>of movement to "propel" ourselves around a digital model. Lighting,
>colors and textures also seem to play a large role in the ability to
>reasonably understand a digital space in a means similar to how you
>would understand a real space.

>This is not to say that "reality" is the starting point for active use
>of immersive environments. On the contrary, a rough model with flat
>shading can be extremely useful inside an immersive environment in
>helping a designer understand the complex relationships of a space
>that they have designed. One of the most useful abilities in using an
>immersive environment to study form and space is that of scaling.
>There are very different perceptual mechanisms at work when a person
>is studying form at a scale which is full size relative to themselves,
>versus a person studying a scaled model of the same space. I found
>that it was very useful to jump back and forth in scale from the
>building at full size to the building scaled down to a size about that
>of the spread of my arms. Here interaction is vital because you can
>grab the building and spin it around with your hand, push your head
>through it, look at the top and bottom in rapid succession, etc.
>Basically it becomes an object rather than a building. Similar to
>looking at a chipboard model, but much lighter and infinitely scalable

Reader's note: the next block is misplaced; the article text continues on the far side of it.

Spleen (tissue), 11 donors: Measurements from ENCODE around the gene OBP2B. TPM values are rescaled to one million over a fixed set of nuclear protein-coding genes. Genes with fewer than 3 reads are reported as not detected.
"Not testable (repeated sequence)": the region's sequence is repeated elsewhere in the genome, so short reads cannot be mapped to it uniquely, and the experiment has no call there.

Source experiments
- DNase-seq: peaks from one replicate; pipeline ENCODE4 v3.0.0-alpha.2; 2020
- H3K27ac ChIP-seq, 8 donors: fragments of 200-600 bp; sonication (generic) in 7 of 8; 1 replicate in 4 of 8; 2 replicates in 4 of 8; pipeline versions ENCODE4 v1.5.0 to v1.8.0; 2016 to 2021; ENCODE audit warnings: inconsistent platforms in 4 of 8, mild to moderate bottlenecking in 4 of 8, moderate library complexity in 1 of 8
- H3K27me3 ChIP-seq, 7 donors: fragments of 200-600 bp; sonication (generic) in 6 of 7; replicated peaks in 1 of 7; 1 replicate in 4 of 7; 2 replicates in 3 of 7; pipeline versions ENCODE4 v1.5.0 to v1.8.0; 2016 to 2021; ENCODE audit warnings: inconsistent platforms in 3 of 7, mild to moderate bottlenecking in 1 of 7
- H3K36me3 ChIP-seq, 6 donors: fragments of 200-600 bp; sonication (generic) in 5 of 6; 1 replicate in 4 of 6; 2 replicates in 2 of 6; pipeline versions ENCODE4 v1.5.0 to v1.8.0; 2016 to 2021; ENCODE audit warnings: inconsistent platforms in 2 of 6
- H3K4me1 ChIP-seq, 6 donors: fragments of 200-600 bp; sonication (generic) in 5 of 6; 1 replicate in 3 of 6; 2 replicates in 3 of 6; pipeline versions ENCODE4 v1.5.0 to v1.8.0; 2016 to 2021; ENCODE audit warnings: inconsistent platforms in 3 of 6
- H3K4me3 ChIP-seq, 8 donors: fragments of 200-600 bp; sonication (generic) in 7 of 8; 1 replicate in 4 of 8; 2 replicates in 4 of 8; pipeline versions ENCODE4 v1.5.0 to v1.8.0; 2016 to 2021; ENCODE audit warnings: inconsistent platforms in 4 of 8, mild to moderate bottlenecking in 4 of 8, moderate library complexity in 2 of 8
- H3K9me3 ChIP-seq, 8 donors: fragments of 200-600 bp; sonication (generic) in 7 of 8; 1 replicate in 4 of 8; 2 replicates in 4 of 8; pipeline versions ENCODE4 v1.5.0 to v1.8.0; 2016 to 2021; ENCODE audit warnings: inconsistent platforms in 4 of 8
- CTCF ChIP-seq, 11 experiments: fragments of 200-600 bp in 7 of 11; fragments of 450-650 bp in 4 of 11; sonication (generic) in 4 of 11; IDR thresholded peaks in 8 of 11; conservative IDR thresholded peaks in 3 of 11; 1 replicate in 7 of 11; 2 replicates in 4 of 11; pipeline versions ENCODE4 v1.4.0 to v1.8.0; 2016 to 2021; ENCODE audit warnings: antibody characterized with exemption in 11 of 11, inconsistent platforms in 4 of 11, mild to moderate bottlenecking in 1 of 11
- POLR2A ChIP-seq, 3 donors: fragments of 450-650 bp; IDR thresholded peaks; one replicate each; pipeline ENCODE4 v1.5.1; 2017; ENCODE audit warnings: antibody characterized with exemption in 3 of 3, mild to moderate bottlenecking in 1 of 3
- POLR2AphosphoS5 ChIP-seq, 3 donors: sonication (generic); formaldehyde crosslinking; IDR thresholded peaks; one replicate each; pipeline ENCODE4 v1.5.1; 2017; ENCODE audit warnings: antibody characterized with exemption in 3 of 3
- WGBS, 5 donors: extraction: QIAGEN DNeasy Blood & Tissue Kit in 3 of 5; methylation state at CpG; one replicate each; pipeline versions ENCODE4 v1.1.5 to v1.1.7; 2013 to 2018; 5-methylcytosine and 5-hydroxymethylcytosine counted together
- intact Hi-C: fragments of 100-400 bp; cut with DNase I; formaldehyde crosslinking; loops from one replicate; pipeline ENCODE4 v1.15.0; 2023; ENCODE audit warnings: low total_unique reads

>to whatever size is convenient.

>Interactive immersive design directly into three dimensions is already
>a reality. I was able to use the labs at University of North Carolina
>at Chapel Hill (arguably the best non-government facility in the
>world) to do my Masters thesis on the representation of experience in
>architectural design. One of the applications they allowed me to use
>was 3DM (for Three-Dimensional Modeling I imagine), which was
>effectively MacDraw in three dimensions. It included a palette which
>you took around with you which allowed you to build forms
>interactively in the virtual space. There are also rumors of projects
>involving the creation of tools for interactive 3D design inside an
>immersive environment going on at University of Central Florida (UCF)
>and Carnagie Mellon (CMU). At UNC, the next generation of 3DM is
>being considered, and will be centered more with design as a target
>rather than just the pure entry of form into space.

>It will still be a few years before "VR" becomes integrated into the
>design process. The hardware is much less expensive (near $100k), but
>still far above what most architectural firms can afford. As more
>studies into the perceptual issues occur, and prices continue to drop
>while performance continues to skyrocket, and research into the design
>process occurs and is applied toward the creation of useful design
>tools, the application of this technology toward the field of
>architecture will begin to happen outside of the research lab, and I
>believe architecture as a whole will be very positively effected.


>Richard W. Zobel [email protected]
>Virtual Environments Laboratory [email protected]
>North Carolina State University
>School of Design
>Box 7701, Brooks Hall [voice] (919) 515-7341
>Raleigh, North Carolina 27695-7701 [ FAX ] (919) 515-7330